A few related news posts made me chuckle (in a good way) this week:
Microsoft unveils storage arrays with ties into Azure – Their StorSimple 8100 and 8600 can migrate your infrequently-accessed data up to the cloud, sorta giving you infinite capacity for archival. I doubt EMC and NetApp are quaking in their boots, but it still puts hardware partners on notice that Microsoft is willing to brand all kinds of hardware – not just tablets and phones – and use its cloud capacity as a feature.
Microsoft possibly working on Azure-in-a-box – it’s not clear yet whether these will be partner-branded hardware like the
PDW Analytics Platform System, or whether they’ll carry MS branding like the StorSimple storage arrays, Surfaces, and Windows Phones. After all, they’ve already shared their open server designs for their own data centers, and they’re in the hardware business. It would make sense to start selling these, with the ability to LiveMigrate your VMs right up into Azure, or move your SQL databases up there. One support number to call for everything, like Genius Bar for the enterprise.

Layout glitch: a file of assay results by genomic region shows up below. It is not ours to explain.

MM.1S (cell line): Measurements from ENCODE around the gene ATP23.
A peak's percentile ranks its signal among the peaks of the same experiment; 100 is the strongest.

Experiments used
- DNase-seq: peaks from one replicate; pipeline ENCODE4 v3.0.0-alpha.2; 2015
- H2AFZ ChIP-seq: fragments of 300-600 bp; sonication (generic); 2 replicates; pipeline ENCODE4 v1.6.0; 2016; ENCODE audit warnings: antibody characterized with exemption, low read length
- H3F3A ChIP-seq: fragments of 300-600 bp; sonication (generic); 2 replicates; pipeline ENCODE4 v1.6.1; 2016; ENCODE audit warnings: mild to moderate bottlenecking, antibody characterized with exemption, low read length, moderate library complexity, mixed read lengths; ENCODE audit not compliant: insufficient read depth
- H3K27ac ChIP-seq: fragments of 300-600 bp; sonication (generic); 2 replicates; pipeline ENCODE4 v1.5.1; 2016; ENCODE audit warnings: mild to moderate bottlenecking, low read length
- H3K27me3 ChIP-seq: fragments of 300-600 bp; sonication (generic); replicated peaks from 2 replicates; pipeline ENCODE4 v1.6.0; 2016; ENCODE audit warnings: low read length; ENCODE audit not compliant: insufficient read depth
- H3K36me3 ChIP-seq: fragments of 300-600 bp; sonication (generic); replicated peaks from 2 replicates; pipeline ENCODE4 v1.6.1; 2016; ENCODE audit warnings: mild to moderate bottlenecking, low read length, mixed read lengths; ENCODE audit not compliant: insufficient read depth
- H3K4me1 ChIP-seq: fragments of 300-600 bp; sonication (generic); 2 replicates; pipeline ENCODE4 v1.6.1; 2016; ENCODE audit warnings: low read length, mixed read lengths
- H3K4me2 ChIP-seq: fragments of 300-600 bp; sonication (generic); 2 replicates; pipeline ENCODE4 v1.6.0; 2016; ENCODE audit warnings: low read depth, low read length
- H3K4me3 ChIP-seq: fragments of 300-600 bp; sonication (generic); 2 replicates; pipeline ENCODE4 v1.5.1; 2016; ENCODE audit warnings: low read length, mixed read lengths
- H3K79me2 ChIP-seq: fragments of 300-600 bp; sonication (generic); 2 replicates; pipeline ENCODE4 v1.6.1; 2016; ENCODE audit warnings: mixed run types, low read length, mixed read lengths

Microsoft acquires DR software tool InMage, will integrate w/Azure – so you can do backups of your on-premise servers and use Azure Site Recovery as your disaster recovery site. Traditional DR providers like HP and SunGard are suddenly on notice.
Microsoft CEO Satya Nadella changes the company mission – sure, sure, these kinds of memos don’t mean much on the surface. He lets go of Ballmer’s mission of “devices and services” and rephrases it as “At our core, Microsoft is the productivity and platform company for the mobile-first and cloud-first world.”
Amazon announces Zocalo, a Box/Dropbox/Google Drive competitor – shared file storage in the cloud. These types of services usually launch atop Amazon’s dirt-cheap S3 storage. Amazon watched Dropbox slowly become successful, and then stepped in to provide their own service – competing with one of their own clients. (Although these days, isn’t everybody an Amazon client one way or another?)
If you build your business on someone else’s infrastructure,
and they notice you making a lot of money,
and they have enough in-house expertise to copy you,
and their own margins are under pressure,
I’m not immune, either. I’m a consultant on Microsoft products, and Microsoft has their own consultants too. I know I have to compete, and I’m coming from behind. I’m going in with less resources and less salespeople, so I have to be wily – but I’m making that decision knowing my competitors.
Dropbox, Box, HP, SunGard – these companies are getting surprised by a much larger partner. I’m excited to see how these battles shape up.